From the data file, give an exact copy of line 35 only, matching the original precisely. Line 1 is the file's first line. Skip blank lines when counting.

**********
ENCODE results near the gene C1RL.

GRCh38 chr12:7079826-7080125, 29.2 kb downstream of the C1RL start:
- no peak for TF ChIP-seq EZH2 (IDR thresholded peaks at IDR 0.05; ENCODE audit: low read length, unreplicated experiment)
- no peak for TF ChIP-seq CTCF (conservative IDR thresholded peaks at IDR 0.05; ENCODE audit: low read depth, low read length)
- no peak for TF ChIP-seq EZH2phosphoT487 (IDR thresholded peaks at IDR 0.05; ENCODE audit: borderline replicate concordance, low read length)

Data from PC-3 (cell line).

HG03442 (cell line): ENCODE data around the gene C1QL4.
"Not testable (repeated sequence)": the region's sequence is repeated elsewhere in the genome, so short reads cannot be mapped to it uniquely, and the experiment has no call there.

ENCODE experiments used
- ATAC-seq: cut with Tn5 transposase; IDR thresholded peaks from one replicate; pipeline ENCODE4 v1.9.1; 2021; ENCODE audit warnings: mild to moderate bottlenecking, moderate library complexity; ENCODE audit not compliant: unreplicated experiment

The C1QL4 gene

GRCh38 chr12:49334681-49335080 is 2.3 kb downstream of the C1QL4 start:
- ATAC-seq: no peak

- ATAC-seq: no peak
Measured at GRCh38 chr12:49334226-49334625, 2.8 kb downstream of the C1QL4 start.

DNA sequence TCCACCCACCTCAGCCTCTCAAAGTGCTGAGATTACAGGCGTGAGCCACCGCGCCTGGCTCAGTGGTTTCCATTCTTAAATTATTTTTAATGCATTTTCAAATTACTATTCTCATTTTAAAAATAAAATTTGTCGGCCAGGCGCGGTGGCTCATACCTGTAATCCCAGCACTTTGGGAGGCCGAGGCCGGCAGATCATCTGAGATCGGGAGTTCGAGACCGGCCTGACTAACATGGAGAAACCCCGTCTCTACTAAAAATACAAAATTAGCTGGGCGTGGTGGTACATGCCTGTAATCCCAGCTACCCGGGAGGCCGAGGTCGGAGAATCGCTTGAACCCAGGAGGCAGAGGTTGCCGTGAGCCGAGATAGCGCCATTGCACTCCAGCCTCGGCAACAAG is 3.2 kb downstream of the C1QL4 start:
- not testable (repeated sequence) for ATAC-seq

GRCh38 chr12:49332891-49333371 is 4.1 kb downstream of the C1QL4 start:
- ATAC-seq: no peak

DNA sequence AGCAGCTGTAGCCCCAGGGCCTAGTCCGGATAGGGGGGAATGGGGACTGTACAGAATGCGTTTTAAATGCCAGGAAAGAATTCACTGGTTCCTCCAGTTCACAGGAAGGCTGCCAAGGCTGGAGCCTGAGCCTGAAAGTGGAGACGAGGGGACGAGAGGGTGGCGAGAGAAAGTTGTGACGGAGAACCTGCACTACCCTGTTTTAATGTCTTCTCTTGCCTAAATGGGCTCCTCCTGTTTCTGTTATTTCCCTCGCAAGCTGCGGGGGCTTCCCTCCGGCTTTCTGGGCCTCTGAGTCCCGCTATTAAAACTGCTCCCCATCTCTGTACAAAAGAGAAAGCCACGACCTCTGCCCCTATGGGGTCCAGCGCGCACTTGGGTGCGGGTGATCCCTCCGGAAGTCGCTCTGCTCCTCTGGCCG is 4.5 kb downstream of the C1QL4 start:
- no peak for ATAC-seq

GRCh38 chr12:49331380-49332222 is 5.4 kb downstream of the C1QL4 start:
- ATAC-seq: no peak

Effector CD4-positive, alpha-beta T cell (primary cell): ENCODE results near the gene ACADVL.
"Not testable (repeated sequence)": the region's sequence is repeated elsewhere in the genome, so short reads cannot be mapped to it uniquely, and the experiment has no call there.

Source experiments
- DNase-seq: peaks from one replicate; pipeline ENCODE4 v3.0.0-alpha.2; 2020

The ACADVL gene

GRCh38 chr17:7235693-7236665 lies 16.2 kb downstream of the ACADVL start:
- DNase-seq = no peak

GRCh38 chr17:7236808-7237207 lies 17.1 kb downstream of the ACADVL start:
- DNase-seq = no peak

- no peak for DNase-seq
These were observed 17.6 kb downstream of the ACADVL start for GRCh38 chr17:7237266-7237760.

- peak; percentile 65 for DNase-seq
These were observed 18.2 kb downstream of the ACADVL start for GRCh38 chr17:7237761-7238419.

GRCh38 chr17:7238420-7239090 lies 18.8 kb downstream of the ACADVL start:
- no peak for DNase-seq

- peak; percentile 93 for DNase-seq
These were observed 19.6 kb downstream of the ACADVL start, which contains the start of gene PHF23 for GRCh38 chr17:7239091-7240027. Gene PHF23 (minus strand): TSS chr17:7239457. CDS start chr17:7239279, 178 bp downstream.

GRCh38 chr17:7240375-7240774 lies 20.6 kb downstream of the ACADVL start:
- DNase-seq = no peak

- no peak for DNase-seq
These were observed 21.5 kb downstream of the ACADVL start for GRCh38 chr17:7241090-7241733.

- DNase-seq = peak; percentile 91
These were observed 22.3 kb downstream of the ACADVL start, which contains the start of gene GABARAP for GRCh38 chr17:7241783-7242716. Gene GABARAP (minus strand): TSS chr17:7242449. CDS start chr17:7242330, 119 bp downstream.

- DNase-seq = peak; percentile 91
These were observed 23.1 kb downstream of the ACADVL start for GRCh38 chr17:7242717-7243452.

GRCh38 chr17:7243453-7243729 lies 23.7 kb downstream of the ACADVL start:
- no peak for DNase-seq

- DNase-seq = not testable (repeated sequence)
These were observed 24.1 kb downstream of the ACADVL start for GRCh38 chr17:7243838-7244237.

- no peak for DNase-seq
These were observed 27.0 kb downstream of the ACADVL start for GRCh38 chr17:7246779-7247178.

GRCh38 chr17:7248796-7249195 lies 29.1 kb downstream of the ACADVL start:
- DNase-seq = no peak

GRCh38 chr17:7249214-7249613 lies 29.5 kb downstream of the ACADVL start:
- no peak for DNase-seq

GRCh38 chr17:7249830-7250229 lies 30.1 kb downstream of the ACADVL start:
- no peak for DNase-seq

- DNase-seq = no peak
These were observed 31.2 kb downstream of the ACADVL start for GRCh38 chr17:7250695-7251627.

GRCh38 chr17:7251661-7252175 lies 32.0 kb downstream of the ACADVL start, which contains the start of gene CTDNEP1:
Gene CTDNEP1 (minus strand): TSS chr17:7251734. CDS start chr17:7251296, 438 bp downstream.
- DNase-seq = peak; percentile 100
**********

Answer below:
- peak; percentile 65 for DNase-seq